Just about every vacation I had after that became about developing photography skills.  Practicing landscape techniques and experiencing the United States.  Bless my friends who have the patience to travel with me!  I traveled to Germany and Ireland last year, and Veldee Hall, my travel partner helped me a lot.  One of my favorite pictures from that trip was of the Heidelberg Bridge in Germany.  It was late in the evening and I had set up my camera next to a river, and was grabbing thorn bushes to keep them from getting into my frame. She was ready to pull me out of the river if I fell in and directed people around me.

In Anchorage, I work with a couple local theatre groups and photograph their performances.  One group is a comedy improv group called Scared Scriptless. They perform short form improv, like watching Who’s Line Is It Anyway? live. I have photographed some of their guest performers too, who use the photos for their own promotions.  One team from Juneau, Alaska, uses my photos for their trading card photos!  

I work for the University of Alaska Anchorage as a Social Media and Special Events Coordinator for the Social Sciences, including Anthropology, Geography and Environmental Studies, Psychology, Sociology, Journalism and Communications, Political Science, Liberal Studies, International Studies, and Women’s Studies. I update their Facebook pages, maintain their websites, and assist in the organization of any special events, like guest lectures on UAA campus. The position is relatively new, and I was one of the first in the position, meaning I got to help define the position. My supervisors didn’t know how much my photography skills would become a desired asset in the College!

WR: So, Katie, how did you begin working as a photographer for Wildrose Kennels and their clients? What brought you to Wildrose?

Mike. Mike called me in February of 2013, and asked if I would be interested in attending the March Beginner and Advanced Handlers Seminar as the photographer.  I warned him I didn’t have much experience at photographing dogs, and he assured me that he was happy to work with me and develop my skills. Talk about an experience that changes one’s life! Mike is very knowledgeable about what makes good canine photos and we work well together. After the first seminar, Mike already had plans for me to show up at that fall’s Double Gun.

Opus (Behnke)I think clients enjoy it the most when I bring out my chest waders and sit in the swamps and ponds. It becomes an unspoken game between the trainers and me.  Who can throw the dokkens close enough to the photographer and get her splashed? Many trainers have succeeded.  Some of them even hit me with the dokken.  Clients love their dogs in the water, big splashes.  The dogs really show their energy and grace in the water.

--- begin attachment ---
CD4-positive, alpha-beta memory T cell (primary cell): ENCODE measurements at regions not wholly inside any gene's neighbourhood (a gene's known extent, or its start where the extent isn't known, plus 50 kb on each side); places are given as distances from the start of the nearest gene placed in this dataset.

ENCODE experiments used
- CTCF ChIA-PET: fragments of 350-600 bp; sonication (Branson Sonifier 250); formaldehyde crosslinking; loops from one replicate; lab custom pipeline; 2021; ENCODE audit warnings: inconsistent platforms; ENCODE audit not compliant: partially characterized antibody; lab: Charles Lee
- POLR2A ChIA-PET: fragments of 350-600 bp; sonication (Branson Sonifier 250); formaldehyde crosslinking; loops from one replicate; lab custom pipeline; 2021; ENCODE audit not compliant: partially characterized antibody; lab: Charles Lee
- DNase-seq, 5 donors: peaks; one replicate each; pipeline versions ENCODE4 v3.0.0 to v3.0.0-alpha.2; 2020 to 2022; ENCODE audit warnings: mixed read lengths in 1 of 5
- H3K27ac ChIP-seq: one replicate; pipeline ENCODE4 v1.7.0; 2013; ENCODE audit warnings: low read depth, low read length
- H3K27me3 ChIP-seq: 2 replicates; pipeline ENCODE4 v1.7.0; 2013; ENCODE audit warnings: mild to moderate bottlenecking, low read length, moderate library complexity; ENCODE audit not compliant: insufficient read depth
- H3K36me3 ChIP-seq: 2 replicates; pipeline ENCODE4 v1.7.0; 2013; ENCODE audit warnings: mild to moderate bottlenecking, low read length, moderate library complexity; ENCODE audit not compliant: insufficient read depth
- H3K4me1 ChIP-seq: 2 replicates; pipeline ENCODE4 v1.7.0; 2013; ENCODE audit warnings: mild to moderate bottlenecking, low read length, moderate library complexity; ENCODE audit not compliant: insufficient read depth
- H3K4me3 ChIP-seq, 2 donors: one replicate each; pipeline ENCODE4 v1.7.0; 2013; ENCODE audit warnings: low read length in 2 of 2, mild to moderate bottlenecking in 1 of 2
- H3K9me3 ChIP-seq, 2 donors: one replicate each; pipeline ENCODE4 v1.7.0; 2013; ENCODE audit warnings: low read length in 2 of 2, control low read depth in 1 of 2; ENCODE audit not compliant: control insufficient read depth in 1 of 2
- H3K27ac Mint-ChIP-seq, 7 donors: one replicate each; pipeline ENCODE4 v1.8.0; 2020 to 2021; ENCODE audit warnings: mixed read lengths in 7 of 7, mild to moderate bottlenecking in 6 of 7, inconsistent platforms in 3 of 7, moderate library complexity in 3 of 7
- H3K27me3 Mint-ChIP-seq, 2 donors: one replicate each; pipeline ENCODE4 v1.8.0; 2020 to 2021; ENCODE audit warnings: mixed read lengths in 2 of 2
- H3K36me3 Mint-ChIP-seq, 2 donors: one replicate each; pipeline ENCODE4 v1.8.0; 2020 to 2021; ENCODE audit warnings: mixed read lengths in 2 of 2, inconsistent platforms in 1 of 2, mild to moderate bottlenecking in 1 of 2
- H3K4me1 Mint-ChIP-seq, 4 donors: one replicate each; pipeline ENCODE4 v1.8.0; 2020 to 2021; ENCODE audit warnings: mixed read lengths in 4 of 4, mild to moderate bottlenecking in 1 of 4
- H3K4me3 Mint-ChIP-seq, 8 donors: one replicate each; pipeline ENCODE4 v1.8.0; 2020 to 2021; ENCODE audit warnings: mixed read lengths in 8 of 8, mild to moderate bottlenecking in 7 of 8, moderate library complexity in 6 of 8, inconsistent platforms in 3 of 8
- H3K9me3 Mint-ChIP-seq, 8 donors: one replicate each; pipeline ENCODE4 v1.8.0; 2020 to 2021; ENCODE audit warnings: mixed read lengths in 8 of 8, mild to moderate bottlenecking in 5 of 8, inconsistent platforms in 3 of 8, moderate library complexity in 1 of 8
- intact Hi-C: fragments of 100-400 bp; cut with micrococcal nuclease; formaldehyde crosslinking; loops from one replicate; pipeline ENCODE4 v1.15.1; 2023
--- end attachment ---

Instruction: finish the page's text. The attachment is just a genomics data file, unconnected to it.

WR: What are some of your impressions of the Oxford area, the change of cultures for you?

Alaska is the stuff of legends, so when I answer “where you from?” I get a mass of questions after that! Anchorage is the largest city in Alaska, but it is slightly larger than Oxford. I love the people in Oxford. They are very friendly and inviting. I spend most of my time in Oxford at the kennels or working on my computer, but when I do get out, I love going to the Square and sharing drinks with friends!  Even walking around the Ole Miss campus is fun! I have not been in Mississippi during a hometown game, so that is on my list of things I would like to experience. That is one of the big differences between Alaska and Mississippi.  In Alaska, we don’t have any big local sports teams; the most active is our hockey team, the Alaska Aces. Most people aren’t big into football.  But when I am down for the Double Gun, everybody is close to a radio or on their phones to keep up with the scores of the football game! It seems so strange to me!

Another major difference between Anchorage and Oxford: Coffee shops! In Anchorage, it is difficult to go a couple blocks without passing a coffee stand (and no, I don’t mean Starbucks; we have all sorts of coffee stands everywhere). In Oxford, unless I am making a cup of coffee at Lanette’s home, I am most likely not going to get any. Makes me think Alaskans might have a coffee bean dependency issue.

WR: Explain your job duties during your gigs at WR and how you work with clients.

Talk about the best gig on Earth! I try to show up in Oxford a couple days before the event, and Mike will have a list of the type of photos he needs. New dam pictures or he has a new stud that needs photos. We try to get those taken care of before the clients show up. Once seminars start, I try to figure out which station has the most dynamic setting/action that clients would want of their dogs. Since many of our dogs are hunting companions, I try for water settings or blinds. At the end of the seminars, I sit down with clients who are interested in photos and they pick out what they like. I do a few quick edits (usually cropping and straightening the photo) and burn them to a disk for the client. I also tell clients that if I submit the photo to a magazine or other source, I will let them know. We love bragging rights about dogs being magazine models! I always try to squeeze in some one-on-one photoshoots with dogs when clients want them. I am in Oxford for only a week or so at a time, and usually am pretty full working at the kennels.Cora and Scott Wilson